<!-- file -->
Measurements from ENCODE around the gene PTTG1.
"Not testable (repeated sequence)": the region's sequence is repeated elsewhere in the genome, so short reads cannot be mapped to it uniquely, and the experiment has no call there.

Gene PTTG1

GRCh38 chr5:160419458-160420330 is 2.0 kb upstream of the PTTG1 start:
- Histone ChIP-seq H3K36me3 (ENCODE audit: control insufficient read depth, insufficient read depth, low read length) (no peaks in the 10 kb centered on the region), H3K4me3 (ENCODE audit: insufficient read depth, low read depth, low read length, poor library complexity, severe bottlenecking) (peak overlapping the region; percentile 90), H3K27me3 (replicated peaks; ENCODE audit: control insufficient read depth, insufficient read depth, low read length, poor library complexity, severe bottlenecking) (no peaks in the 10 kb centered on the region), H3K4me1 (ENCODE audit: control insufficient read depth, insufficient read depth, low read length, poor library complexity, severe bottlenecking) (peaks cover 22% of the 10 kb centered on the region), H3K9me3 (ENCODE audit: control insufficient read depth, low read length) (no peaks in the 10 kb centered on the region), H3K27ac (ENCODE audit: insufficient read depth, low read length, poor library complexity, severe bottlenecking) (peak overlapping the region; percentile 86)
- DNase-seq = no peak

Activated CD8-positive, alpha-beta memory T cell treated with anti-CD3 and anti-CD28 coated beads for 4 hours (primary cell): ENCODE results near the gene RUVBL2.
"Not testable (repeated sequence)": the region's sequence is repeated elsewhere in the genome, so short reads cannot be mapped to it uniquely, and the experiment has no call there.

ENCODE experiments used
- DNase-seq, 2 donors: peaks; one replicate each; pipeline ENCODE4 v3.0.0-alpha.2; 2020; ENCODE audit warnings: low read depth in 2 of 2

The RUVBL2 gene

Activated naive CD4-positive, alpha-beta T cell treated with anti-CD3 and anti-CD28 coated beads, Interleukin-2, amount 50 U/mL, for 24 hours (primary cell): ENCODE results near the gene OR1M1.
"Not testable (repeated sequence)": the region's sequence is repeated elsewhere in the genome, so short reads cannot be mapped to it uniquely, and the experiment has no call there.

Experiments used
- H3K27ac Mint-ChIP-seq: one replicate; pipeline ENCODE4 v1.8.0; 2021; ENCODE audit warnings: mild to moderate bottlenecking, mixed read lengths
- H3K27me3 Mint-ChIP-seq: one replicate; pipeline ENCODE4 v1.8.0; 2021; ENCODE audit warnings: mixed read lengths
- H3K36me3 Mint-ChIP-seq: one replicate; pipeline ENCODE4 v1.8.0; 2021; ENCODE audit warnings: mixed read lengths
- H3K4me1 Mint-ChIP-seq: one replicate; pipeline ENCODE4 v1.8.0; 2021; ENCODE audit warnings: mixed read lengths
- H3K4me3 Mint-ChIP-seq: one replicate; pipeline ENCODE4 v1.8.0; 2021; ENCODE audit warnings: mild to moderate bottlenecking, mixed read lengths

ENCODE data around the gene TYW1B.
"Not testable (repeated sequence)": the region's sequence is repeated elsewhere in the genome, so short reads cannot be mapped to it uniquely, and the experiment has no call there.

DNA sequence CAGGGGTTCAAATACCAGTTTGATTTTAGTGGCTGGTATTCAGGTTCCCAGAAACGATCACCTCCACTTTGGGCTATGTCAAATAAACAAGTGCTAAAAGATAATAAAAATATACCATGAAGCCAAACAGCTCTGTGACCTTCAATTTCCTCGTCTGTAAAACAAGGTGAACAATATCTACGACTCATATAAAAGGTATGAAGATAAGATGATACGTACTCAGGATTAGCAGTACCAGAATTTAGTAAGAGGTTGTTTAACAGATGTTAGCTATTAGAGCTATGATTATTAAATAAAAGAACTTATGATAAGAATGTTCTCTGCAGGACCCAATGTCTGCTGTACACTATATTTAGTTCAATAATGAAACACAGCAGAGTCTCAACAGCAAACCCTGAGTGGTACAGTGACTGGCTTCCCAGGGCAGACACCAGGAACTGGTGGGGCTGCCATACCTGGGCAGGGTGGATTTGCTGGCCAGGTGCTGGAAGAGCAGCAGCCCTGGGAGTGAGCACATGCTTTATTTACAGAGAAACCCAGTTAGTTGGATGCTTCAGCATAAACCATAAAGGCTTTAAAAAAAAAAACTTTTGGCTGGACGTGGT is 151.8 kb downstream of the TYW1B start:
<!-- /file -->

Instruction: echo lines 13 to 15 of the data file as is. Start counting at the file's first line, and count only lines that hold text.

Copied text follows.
"Not testable (repeated sequence)": the region's sequence is repeated elsewhere in the genome, so short reads cannot be mapped to it uniquely, and the experiment has no call there.

Experiments used
- H3K27ac Mint-ChIP-seq: one replicate; pipeline ENCODE4 v1.8.0; 2021; ENCODE audit warnings: mild to moderate bottlenecking, mixed read lengths